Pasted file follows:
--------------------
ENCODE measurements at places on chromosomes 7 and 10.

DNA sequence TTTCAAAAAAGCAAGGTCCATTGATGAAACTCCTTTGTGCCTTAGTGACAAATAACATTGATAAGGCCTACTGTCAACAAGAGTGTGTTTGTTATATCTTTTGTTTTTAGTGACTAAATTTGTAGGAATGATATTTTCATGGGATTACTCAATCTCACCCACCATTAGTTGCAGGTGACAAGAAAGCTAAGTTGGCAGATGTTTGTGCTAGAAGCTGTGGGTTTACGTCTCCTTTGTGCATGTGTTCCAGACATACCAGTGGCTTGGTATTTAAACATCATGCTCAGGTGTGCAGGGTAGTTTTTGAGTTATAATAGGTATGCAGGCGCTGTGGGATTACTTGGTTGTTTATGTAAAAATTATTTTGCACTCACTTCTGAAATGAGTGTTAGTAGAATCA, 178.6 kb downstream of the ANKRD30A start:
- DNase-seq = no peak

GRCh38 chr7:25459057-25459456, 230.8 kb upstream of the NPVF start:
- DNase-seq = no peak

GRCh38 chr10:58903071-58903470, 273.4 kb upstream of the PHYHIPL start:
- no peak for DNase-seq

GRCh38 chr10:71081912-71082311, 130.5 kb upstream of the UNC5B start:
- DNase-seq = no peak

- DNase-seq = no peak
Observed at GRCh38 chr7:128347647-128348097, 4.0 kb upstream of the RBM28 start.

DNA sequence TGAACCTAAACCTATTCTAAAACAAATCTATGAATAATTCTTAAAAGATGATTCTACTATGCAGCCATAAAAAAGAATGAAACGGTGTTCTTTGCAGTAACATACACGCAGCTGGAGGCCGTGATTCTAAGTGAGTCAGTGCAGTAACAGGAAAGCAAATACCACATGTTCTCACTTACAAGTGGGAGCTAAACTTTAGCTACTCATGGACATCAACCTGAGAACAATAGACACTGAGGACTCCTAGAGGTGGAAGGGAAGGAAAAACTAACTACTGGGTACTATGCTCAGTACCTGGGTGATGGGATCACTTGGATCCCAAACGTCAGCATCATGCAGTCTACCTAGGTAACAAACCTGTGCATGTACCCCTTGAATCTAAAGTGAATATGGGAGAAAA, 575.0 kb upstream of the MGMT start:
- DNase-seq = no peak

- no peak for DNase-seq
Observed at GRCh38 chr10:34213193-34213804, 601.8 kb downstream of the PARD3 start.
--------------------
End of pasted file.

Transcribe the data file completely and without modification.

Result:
ENCODE measurements at places on chromosomes 7 and 10.

DNA sequence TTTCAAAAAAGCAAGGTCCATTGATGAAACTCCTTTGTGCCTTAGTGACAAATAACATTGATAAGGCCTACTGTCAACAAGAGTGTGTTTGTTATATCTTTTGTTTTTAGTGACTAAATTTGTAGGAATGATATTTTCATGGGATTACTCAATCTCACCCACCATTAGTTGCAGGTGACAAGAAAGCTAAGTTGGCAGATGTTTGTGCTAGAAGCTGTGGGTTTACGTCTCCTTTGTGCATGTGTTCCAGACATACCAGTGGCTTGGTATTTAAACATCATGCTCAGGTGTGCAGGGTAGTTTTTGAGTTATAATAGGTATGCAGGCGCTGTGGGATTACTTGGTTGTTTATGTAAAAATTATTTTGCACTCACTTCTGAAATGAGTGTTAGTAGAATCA, 178.6 kb downstream of the ANKRD30A start:
- DNase-seq = no peak

GRCh38 chr7:25459057-25459456, 230.8 kb upstream of the NPVF start:
- DNase-seq = no peak

GRCh38 chr10:58903071-58903470, 273.4 kb upstream of the PHYHIPL start:
- no peak for DNase-seq

GRCh38 chr10:71081912-71082311, 130.5 kb upstream of the UNC5B start:
- DNase-seq = no peak

- DNase-seq = no peak
Observed at GRCh38 chr7:128347647-128348097, 4.0 kb upstream of the RBM28 start.

DNA sequence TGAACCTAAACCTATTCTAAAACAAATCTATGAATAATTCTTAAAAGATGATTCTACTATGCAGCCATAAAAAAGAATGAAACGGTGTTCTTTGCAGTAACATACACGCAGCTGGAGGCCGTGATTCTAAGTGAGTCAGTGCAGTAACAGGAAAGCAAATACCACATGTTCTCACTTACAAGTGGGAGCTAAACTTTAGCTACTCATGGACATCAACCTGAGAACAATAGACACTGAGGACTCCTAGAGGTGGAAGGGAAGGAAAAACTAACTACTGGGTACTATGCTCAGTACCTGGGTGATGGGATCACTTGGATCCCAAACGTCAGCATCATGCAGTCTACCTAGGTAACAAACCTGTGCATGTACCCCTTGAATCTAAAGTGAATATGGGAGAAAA, 575.0 kb upstream of the MGMT start:
- DNase-seq = no peak

- no peak for DNase-seq
Observed at GRCh38 chr10:34213193-34213804, 601.8 kb downstream of the PARD3 start.